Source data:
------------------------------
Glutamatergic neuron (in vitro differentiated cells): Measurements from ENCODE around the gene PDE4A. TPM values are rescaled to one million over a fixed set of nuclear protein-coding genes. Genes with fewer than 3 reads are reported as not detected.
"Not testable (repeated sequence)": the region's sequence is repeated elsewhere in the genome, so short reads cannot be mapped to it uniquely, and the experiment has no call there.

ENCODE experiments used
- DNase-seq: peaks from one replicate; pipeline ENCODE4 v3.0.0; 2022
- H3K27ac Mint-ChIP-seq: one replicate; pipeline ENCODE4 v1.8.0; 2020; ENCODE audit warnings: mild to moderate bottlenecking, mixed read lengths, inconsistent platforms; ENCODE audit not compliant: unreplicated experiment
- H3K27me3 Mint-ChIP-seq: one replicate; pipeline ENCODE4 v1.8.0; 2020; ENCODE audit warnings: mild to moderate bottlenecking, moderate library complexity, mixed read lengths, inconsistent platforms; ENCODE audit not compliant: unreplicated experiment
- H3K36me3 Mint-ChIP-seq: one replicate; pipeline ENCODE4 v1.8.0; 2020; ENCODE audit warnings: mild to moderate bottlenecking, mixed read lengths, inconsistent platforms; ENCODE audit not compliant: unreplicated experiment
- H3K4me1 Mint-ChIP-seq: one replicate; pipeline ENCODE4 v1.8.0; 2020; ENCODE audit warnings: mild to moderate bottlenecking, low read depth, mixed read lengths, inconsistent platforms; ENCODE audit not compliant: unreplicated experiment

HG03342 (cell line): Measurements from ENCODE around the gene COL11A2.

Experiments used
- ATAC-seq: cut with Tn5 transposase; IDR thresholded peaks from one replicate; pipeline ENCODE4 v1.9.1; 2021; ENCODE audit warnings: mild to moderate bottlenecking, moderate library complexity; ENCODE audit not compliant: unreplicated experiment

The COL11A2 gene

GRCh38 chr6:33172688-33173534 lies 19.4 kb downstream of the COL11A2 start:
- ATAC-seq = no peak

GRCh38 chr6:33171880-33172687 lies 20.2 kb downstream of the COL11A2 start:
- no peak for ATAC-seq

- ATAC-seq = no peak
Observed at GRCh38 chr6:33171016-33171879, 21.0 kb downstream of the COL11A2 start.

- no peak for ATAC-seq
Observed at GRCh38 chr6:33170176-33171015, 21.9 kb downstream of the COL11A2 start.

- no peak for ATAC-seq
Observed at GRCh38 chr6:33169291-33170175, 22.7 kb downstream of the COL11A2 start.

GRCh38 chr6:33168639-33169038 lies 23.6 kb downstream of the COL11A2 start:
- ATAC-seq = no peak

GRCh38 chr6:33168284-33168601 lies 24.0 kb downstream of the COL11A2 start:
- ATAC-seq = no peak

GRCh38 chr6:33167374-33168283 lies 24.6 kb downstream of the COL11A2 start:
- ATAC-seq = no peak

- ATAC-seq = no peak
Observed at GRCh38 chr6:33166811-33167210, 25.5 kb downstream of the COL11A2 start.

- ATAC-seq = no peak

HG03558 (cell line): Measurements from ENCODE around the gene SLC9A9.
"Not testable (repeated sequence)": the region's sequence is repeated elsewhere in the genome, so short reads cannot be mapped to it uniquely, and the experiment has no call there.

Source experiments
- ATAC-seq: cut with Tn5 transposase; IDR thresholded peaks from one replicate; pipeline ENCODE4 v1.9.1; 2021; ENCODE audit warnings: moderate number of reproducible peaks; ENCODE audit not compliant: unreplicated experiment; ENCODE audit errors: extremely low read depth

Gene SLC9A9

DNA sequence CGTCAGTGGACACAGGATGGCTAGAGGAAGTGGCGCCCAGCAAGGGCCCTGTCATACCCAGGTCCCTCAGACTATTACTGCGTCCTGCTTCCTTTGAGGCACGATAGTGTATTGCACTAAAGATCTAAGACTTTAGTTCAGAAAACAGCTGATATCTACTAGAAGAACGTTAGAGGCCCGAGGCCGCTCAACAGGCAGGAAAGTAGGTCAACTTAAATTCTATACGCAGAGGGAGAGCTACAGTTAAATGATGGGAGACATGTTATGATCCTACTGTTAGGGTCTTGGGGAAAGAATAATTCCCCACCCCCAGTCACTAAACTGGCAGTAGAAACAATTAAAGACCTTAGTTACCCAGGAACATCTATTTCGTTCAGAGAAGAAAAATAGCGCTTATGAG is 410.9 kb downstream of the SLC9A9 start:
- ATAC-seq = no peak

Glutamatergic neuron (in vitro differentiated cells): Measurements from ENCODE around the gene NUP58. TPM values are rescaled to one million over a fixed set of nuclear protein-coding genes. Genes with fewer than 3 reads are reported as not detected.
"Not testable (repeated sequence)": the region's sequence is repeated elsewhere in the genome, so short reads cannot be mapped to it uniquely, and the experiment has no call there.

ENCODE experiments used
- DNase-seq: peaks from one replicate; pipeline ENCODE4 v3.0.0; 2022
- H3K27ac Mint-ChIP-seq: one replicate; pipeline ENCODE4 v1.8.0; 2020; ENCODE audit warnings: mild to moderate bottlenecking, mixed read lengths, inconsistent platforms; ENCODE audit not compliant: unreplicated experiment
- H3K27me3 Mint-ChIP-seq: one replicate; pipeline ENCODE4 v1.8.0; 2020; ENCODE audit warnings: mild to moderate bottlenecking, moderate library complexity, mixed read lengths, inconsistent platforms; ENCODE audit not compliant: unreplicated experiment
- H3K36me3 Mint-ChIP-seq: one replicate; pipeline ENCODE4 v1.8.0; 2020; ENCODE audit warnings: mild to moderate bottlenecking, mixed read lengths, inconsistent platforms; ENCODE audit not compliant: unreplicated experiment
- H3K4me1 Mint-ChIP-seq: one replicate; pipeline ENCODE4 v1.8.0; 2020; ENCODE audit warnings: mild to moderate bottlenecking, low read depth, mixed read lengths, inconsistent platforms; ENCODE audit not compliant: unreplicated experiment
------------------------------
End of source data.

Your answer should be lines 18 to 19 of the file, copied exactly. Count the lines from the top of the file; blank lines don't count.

Observed at GRCh38 chr6:33171016-33171879, 21.0 kb downstream of the COL11A2 start.

- no peak for ATAC-seq